The legal market has much room for improvement – we likely all agree on that. But we don’t all agree on exactly how the legal market should be improved. I have therefore long been intrigued by AdvanceLaw, a group of over 150 corporate general counsel with a common vision for how to improve the legal market. While well-known among general counsel, many law firms are less familiar with AdvanceLaw. So I was pleased to have an opportunity to interview Firoz Dattu, its co-founder and CEO.
Ron: What is AdvanceLaw?
Firoz: AdvanceLaw is a response to the fact that the legal market is opaque. We’re a general counsel project to increase transparency in the legal market and provide greater quality assurance when retaining new firms. We currently consist of 150 general counsel and their in-house teams.
Why did you start AdvanceLaw?
In collaboration with 20 large company GCs, we started AdvanceLaw to make it much easier to find top lawyers who would have a major incentive to excel on quality and all aspects of client service. We also wanted to help GCs find those law firms that were truly innovative. Just as important, and this may be because of my background in economics and law, I really wanted to make the legal market perform better for both clients and firms. A market can’t thrive and offer good outcomes for anyone if credible performance information doesn’t flow.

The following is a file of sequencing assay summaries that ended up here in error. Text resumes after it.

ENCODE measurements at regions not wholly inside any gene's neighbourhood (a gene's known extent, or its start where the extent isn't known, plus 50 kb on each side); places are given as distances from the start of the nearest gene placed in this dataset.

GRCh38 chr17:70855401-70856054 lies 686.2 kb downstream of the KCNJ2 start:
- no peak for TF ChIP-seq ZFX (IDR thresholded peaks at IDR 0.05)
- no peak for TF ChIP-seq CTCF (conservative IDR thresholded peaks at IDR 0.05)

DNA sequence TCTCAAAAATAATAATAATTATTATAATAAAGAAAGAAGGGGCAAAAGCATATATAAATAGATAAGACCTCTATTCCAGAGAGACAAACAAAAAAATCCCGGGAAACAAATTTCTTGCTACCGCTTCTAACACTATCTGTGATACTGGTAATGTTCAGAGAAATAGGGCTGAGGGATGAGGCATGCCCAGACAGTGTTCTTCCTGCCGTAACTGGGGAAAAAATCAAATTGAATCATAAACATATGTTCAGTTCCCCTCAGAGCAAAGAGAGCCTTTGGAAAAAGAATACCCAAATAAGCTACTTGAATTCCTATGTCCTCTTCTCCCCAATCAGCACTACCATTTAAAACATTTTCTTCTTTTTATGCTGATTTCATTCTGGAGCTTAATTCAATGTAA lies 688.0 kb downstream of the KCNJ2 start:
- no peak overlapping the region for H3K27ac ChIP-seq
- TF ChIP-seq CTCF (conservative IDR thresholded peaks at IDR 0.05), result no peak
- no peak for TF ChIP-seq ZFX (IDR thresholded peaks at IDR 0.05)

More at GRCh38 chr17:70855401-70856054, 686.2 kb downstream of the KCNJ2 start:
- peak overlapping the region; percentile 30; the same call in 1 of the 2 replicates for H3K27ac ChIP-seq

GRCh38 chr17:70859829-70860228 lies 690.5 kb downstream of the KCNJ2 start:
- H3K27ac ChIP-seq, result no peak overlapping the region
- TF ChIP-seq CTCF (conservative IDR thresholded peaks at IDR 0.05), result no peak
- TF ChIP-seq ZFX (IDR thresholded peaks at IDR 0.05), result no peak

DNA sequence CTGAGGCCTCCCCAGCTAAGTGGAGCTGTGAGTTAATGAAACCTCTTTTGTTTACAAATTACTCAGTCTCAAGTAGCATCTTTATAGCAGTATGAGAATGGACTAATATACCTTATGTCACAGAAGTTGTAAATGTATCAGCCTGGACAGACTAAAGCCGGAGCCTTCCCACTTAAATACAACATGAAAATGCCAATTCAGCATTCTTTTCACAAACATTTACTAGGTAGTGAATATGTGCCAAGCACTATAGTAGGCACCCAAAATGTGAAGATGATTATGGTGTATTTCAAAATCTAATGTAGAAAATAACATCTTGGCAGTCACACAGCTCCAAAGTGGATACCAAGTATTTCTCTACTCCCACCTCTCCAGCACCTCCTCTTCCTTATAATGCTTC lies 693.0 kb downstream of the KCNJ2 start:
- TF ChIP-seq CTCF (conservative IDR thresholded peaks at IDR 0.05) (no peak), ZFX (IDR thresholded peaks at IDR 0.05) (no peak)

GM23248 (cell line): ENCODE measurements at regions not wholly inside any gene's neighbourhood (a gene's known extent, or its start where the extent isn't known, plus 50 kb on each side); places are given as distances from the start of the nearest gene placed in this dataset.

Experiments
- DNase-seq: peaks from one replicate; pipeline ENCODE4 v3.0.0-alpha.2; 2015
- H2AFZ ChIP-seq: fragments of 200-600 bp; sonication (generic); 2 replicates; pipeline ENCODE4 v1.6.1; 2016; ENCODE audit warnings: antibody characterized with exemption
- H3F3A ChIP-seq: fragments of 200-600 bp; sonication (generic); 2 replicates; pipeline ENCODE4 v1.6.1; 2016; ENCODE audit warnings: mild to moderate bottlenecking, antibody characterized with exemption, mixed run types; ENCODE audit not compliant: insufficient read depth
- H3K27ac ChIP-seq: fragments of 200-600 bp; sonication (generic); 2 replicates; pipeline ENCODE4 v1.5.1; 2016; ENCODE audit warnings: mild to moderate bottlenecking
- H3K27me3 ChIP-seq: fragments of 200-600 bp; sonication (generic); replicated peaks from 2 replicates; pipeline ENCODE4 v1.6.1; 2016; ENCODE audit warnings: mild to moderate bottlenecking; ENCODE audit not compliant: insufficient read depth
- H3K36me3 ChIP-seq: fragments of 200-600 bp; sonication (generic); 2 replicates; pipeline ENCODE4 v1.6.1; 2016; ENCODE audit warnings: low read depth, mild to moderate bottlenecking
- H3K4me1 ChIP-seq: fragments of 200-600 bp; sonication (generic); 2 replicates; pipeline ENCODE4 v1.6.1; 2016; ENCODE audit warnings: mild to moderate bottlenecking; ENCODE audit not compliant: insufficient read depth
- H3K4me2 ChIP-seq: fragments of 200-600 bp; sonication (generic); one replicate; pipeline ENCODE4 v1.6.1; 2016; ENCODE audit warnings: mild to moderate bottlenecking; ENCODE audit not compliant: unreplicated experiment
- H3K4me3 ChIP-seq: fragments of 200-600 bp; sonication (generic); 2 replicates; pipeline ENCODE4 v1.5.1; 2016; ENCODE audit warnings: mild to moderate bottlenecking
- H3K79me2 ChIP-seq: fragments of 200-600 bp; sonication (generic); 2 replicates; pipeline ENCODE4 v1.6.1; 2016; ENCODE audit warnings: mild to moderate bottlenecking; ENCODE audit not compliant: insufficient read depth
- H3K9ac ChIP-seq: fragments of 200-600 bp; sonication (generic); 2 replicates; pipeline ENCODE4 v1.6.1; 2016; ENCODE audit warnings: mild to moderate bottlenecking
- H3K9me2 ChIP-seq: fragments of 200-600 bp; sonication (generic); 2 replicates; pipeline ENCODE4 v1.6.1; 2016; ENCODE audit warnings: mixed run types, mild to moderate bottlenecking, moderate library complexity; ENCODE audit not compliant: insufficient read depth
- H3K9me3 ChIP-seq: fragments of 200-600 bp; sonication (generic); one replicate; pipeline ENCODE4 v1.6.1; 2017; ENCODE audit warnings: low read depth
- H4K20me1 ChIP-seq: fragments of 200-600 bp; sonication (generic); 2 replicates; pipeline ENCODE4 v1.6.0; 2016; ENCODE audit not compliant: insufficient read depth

What do you do day to day?
We help in-house lawyers identify top outside counsel, and give those outside counsel an incentive to excel: they earn more work from our entire GC group through our performance feedback system.
Operationally, we work closely with our in-house law departments to understand their specific legal needs. They often have a need to look for new firms, for example:
- When incumbent firms disappoint
- They’re expanding into a new business line or country
- A large transaction or litigation arises
- They want to create a law firm panel
As an extension of their teams, we find strong outside counsel candidates. On a more reactive basis, the in-house counsel call us up with specific needs that come up: they need tax counsel in Italy, they have litigation in Florida, they have an M&A deal in the US and Singapore, you name it. In those situations, we find lawyers and teams who are a good fit. But we also work proactively with our in-house legal teams, identifying portfolios of work they want to migrate to a law firm that really gets it, and is more likely to excel on client service delivery and results.
Additionally, and this is a big piece of what we do, we administer our performance feedback mechanism. This is what gives in-house counsel assurance that they’re getting great lawyers and firms, and also what inspires top performance from the lawyers retained.
How does the feedback system work? How do in-house counsel rate firms or lawyers? And how do you share ratings?
In-house counsel provide feedback on specific lawyers quarterly and at the close of a matter. We ask about expertise, quality of work, responsiveness, and efficiency. We also receive qualitative comments in writing.
So if you call us with a Prop 65 litigation in California or a wage and hour class action or a national IP litigation, we can look at the evaluations of lawyers who’ve done that work for AdvanceLaw general counsel and make recommendations on that basis.